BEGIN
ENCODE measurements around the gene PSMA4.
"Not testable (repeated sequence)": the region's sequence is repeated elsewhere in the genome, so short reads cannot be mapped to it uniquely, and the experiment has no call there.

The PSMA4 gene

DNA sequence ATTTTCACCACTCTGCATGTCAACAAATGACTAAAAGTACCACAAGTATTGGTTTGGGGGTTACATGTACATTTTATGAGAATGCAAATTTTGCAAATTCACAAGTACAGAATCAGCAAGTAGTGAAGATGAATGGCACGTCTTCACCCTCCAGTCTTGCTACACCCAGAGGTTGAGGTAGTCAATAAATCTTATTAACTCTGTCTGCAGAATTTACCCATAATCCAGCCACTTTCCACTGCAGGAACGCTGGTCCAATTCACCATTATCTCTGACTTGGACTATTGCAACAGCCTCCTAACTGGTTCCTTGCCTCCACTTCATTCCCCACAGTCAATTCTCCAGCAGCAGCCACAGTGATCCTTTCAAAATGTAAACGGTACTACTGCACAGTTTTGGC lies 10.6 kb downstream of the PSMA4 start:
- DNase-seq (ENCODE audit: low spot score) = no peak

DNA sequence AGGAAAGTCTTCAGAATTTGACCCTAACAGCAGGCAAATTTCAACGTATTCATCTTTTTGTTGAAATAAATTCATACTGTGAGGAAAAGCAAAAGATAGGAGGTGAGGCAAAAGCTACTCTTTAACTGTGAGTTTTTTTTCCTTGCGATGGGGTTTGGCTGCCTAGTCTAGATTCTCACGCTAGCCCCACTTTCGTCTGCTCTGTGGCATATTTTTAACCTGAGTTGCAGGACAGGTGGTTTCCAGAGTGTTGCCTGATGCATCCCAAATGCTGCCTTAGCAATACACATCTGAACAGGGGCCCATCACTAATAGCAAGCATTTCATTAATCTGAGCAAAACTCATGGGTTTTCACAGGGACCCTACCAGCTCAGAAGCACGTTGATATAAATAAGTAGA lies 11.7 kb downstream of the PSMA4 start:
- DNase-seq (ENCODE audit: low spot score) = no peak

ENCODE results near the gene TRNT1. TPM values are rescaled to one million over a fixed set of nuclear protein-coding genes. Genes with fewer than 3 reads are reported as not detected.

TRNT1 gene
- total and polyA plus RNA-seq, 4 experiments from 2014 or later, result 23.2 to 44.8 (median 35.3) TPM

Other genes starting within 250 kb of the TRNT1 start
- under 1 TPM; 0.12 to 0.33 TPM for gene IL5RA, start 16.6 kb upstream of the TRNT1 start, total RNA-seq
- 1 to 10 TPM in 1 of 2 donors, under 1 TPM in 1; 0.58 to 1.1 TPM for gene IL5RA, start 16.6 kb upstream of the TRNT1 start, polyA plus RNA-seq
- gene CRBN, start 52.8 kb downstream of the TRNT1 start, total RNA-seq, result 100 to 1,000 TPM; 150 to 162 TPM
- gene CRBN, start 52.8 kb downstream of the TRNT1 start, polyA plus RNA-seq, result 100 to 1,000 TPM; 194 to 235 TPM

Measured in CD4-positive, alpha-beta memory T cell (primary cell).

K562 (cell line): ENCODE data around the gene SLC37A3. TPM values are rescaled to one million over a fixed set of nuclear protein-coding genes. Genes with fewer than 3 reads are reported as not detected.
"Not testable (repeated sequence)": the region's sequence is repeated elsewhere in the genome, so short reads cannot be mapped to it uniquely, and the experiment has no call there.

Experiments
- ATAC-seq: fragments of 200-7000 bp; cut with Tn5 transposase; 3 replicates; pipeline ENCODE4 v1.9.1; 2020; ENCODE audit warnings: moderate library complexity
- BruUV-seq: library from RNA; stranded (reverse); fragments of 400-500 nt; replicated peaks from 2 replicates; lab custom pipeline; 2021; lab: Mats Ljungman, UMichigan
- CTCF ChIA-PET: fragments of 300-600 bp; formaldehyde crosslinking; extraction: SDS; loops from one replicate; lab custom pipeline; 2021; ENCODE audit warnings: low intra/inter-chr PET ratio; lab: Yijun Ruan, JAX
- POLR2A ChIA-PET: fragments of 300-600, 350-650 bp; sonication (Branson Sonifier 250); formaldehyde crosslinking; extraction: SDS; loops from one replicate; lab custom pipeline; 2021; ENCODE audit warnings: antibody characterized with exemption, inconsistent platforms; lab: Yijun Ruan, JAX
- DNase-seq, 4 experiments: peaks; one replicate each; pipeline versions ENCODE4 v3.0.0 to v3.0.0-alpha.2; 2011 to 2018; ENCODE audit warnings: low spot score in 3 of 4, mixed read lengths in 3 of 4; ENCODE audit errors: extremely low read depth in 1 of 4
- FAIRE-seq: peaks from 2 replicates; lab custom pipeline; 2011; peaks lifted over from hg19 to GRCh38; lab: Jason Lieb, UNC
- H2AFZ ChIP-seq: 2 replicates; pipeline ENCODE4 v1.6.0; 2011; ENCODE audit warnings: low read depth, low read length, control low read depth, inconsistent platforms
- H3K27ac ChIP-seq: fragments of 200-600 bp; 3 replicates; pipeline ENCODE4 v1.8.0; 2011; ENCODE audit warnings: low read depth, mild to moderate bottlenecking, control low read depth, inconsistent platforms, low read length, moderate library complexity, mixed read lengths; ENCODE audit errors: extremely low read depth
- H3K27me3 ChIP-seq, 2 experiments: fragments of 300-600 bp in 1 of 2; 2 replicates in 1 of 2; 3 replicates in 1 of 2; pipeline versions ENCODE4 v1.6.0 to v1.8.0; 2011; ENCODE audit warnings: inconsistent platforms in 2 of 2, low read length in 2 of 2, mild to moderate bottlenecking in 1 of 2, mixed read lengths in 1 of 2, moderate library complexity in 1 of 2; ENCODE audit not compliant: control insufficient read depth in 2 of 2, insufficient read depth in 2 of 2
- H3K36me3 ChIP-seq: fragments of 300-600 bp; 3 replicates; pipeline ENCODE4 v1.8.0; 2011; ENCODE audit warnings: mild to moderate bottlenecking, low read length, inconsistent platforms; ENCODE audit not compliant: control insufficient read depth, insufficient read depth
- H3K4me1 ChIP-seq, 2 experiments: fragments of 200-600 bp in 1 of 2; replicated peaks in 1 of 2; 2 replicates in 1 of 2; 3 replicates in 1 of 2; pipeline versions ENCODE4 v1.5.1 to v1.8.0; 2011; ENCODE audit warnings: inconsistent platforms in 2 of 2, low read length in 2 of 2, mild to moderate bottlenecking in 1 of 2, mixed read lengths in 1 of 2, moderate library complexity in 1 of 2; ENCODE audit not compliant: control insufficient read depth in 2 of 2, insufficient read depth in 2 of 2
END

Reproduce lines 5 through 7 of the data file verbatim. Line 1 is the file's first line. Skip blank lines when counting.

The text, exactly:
- DNase-seq (ENCODE audit: low spot score) = no peak

DNA sequence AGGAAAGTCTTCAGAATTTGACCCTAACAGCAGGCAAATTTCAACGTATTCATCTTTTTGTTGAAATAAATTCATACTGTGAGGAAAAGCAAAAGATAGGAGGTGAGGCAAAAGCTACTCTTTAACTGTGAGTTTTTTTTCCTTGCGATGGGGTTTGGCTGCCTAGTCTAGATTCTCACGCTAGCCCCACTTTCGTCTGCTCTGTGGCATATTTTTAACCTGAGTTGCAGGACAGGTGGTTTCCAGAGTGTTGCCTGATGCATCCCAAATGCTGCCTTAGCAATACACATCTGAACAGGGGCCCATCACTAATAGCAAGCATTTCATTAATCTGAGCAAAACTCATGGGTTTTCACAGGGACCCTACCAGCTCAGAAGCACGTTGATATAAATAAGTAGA lies 11.7 kb downstream of the PSMA4 start:
- DNase-seq (ENCODE audit: low spot score) = no peak